Wednesday, April 15, 2009

Quality Time

My relationship with my wife has been missing something for a long time now, but I didn't know what it was - nor did I realize we were missing it. Neither did she. But we both felt something - something wrong. I began sensing an estrangement between us several months ago.
Let me set the landscape for you. I work a full-time job (requires me being away from home roughly 50 hours a week including travel time), I am working on an MDIV part-time (occupies most evenings and some weekend time), and I have other things to do each week too that take up time (paying the bills, mowing the yard) and the hours stack up. My wife works 2-3 days a week, attended a Saturday morning Bible study for a while, and does some things with friends and family even though I can't always go. We have a 9 month old son, whom we both love dearly. I usually get home around 6pm, and I spend a good hour entertaining him until his bedtime while Sarah gets a little breather from watching him all day. Then I study, she busies herself around the house, and sometime later we go to bed around the same time. That's pretty much every week.
We were irritated with each other often - not arguing or getting mad, just irritated. We hardly ever go out on "dates" anymore. The time we have spent together has been in front of the TV. I USED TO think this was good quality time together. It's not. It's time spent with the TV, at the same time as your spouse. It all adds up to the fact that we have slowly grown apart due to lack of real quality time spent together and we never even realized it. We were roommates raising a son.
I had been feeling this for a while, and I tried little things here and there to get closer to her or spend more time together in pieces, but nothing really worked and it didn't catch on as I had hoped. I still hadn't realized what the real problem was. And she wasn't ready yet. I began to pray about it - God, I don't know what needs to happen, but we both need to realize it before things can change - and they NEED TO.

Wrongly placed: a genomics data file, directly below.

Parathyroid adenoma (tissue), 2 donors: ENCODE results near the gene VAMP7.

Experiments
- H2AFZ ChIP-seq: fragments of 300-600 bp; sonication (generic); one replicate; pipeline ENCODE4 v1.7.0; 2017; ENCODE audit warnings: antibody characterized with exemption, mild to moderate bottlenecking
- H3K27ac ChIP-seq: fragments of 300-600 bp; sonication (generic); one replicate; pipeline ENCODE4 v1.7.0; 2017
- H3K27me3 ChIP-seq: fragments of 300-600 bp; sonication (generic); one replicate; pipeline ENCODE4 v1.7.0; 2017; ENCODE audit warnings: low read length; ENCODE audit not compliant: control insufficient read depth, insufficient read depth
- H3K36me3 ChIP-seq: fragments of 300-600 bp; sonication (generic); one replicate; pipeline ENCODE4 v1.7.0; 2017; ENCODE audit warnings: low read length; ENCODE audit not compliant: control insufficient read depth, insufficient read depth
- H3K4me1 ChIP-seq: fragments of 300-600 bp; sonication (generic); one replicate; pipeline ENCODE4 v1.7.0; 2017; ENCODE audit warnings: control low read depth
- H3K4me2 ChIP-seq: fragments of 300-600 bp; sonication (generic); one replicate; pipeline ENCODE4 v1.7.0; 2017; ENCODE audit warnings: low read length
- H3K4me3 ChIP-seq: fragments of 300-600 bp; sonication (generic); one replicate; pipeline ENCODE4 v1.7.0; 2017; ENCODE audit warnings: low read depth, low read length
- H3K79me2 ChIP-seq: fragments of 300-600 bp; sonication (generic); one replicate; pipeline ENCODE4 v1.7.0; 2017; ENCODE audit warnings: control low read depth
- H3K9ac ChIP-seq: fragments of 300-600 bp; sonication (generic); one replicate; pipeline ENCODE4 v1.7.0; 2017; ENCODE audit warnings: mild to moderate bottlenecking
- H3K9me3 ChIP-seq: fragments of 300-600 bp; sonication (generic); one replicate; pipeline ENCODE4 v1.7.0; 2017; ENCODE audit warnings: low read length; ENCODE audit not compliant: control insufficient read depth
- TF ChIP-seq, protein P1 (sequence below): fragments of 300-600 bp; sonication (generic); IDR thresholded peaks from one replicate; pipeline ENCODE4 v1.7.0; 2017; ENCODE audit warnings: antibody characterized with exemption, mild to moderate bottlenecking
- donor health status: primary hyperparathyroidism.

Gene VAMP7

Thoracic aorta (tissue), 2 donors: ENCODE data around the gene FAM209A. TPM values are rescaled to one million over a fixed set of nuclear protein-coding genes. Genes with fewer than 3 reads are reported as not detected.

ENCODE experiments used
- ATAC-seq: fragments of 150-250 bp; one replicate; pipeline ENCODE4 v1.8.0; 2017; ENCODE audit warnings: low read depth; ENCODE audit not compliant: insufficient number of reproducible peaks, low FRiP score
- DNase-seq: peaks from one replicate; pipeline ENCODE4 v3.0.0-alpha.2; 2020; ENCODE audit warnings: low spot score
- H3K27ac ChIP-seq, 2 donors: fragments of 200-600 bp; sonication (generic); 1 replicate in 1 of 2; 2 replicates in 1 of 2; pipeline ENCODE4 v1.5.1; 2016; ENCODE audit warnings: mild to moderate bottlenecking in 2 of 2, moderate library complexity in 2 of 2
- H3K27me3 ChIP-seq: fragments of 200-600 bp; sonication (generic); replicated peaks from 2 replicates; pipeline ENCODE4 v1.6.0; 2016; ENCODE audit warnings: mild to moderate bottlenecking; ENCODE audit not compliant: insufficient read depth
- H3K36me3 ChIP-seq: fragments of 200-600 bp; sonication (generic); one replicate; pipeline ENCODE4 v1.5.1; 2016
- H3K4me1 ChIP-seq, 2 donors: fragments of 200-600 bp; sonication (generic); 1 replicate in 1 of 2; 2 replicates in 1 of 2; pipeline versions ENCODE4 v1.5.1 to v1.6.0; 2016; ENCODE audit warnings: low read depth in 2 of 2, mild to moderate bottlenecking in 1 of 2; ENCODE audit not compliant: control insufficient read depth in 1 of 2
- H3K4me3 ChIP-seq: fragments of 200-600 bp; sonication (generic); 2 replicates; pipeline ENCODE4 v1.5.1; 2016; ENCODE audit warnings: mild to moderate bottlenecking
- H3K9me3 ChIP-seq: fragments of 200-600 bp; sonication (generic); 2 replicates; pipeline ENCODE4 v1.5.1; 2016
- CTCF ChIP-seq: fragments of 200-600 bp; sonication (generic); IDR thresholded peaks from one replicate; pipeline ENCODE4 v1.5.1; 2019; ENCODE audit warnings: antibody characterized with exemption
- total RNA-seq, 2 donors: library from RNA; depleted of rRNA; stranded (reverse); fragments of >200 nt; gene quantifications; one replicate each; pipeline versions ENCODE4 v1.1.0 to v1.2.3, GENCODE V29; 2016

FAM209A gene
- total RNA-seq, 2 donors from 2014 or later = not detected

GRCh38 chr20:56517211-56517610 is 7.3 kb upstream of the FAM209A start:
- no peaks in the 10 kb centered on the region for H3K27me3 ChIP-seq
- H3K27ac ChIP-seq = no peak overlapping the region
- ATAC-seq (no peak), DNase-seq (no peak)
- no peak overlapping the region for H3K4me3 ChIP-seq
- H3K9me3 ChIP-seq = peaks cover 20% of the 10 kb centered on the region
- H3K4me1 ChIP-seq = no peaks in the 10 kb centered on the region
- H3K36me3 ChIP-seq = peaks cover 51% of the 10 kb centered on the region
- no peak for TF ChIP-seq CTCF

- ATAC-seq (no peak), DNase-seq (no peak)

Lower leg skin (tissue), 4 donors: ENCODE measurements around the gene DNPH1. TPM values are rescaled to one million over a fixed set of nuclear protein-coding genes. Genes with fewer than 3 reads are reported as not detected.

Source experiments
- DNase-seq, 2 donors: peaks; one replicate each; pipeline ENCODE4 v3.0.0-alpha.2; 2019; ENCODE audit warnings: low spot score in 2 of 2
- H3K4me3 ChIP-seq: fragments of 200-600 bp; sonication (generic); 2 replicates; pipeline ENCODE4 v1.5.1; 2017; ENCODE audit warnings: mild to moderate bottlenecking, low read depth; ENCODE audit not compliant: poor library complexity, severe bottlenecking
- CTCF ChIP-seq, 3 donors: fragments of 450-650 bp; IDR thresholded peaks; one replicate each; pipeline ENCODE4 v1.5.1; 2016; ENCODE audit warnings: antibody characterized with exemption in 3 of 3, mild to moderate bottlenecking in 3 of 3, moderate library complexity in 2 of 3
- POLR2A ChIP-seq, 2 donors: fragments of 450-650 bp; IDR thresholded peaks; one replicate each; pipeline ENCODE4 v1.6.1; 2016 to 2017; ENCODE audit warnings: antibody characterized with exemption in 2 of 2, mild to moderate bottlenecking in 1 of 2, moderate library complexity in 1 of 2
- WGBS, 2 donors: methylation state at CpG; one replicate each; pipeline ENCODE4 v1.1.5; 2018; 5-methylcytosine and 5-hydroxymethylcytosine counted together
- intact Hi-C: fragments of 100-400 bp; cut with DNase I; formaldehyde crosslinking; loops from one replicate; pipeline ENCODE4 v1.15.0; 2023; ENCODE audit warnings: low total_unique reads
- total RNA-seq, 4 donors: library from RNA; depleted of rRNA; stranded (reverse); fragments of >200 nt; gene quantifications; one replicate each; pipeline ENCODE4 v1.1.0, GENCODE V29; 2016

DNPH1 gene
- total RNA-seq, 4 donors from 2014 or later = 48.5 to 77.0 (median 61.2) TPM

I left my house yesterday morning for work, once again feeling like my wife was disgusted with me and not knowing why. I hate leaving the house like that. I prayed on the way to work again - something needs to change. My wife called me early in the afternoon to say she wanted to talk when I got home this evening. Uh oh. Usually means I've done something wrong.
Once Ross was asleep, we sat down to talk. She told me all about how she doesn't feel close to me anymore and that after a lot of thought she thinks it's because we don't spend any real quality time together anymore. She said she'd always heard about people who get divorced who say, 'we just grew apart' and thinking that was crap, but now she felt like that's where we were, and she didn't want it to lead any further down that path. I agreed. We finally had come to the same conclusion and both felt compelled to do something about it. We spent a lot more time talking and working out our weekly schedules so that at least for now, we are scheduling time together regularly throughout each week. I suggested (since I had just realized the fallacy of this) that our time together never involve TV. She agreed that this was a good idea. We are also going to start going out on dates every other weekend.
I can't tell you what a weight was lifted from both of our hearts last night as we talked and cried and worked it out together. I also realized that I needed to do a better job providing spiritual direction to my wife (and eventually my son), not only as the head of the family, but as someone who is in seminary and is gaining all this info. and not connecting it to her life. I am going to help her in her walk with God going forward too.
This is a very personal matter, but I felt compelled to share it because I fear many young couples, especially who have busy schedules or who are just starting to have kids may be in a similar situation and not yet know it. Last night we recommitted ourselves to this relationship and to actively working on it. It takes work and effort, and it takes QUALITY time - just any old time may not get the job done. It has to be quality, special, the two of you only, time. Don't be one of those couples who "just grew apart."


Anna said...

Thank you for being so honest. It enjoyed reading your insight and I'm sure it will help many couples.

Susan said...

It will never cease to shock me that couples against divorce still find themselves in situations like that, but it is encouraging to know that you are working together to get past it. Thanks for sharing.

Jeremy Keegan said...

Follow-up to my post:

I don't know if I said this or not, but for the record my wife and I both agreed that never during that time did we ever stop loving each other. Yet our relationship still deteriorated. I imagine if this had gone on longer, things would have gotten worse though. Neither of us want(ed) that but it could have happened.